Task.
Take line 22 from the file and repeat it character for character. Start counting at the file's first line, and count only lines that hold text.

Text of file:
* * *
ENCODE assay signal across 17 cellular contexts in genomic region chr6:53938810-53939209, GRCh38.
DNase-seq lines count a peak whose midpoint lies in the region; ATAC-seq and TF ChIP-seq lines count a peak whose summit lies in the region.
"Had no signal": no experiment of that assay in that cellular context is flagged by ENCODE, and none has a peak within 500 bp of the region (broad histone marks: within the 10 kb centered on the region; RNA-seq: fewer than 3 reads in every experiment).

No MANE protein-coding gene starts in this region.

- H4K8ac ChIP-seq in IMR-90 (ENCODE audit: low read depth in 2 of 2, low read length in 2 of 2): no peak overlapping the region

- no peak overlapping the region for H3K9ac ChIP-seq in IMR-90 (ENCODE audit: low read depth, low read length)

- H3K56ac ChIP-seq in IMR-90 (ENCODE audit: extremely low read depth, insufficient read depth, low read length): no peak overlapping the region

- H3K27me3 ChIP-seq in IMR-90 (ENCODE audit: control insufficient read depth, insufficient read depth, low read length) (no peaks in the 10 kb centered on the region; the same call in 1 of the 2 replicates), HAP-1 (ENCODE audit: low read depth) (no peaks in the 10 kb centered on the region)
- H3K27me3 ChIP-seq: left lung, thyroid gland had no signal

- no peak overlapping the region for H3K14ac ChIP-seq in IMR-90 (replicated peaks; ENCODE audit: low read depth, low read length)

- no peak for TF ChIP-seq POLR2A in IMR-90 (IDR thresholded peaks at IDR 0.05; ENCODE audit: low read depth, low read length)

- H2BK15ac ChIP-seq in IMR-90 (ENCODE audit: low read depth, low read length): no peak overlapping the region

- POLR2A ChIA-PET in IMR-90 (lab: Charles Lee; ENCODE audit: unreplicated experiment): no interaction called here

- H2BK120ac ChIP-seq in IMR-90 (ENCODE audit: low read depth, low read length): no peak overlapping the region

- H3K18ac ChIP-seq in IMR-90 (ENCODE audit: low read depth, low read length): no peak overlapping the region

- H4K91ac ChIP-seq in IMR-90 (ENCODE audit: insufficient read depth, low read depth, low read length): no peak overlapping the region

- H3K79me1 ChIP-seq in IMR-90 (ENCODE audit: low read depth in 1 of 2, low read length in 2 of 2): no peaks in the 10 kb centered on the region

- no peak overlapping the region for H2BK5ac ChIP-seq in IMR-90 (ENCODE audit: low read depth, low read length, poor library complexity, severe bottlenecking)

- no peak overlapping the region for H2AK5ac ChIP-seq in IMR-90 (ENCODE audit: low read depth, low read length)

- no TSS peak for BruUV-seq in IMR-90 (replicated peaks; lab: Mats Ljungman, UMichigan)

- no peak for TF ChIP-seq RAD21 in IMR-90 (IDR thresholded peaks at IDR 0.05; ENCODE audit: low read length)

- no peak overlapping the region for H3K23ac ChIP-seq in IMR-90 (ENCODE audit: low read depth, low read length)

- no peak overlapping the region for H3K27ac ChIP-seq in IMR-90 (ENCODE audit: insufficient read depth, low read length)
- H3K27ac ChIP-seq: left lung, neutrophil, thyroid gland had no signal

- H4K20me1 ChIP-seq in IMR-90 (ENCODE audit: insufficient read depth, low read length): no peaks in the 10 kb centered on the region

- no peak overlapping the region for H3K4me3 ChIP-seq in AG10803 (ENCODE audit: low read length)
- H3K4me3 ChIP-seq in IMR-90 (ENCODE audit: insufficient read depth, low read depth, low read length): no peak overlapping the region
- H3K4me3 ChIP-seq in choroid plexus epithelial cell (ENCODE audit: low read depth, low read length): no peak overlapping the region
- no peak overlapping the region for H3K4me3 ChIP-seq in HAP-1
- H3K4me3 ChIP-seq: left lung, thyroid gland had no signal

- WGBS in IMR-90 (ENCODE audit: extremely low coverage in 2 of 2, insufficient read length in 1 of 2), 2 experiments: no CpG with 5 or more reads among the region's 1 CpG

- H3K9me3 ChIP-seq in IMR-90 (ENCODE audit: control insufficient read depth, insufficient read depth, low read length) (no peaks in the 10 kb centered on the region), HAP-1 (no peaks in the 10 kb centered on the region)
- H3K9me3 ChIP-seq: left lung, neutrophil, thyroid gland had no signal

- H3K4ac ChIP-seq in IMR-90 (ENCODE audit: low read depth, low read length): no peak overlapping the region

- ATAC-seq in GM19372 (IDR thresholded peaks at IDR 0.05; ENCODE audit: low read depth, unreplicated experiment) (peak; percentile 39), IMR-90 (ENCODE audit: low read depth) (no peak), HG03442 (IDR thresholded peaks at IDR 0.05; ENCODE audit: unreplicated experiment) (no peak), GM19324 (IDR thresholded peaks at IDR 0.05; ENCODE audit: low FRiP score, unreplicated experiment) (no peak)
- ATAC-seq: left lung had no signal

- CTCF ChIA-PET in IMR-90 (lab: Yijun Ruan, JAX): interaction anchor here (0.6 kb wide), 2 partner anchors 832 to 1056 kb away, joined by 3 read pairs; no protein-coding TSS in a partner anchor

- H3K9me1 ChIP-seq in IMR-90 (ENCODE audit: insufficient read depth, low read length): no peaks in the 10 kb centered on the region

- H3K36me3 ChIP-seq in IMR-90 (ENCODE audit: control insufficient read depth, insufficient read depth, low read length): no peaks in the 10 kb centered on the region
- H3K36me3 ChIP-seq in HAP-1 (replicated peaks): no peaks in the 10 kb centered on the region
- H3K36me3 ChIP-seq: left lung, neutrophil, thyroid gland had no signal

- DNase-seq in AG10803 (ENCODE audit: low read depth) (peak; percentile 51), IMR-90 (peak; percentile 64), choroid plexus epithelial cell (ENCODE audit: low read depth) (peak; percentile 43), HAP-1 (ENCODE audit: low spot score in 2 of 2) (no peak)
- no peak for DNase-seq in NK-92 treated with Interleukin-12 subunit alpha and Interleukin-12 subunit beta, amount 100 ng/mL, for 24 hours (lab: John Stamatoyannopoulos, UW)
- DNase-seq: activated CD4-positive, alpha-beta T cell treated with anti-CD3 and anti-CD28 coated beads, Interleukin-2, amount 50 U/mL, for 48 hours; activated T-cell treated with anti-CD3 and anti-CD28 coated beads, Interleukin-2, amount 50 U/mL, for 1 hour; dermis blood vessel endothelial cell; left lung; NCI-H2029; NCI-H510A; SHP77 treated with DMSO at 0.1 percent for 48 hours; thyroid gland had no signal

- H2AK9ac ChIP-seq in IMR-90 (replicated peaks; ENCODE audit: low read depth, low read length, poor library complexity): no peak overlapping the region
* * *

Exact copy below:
- no peak overlapping the region for H3K23ac ChIP-seq in IMR-90 (ENCODE audit: low read depth, low read length)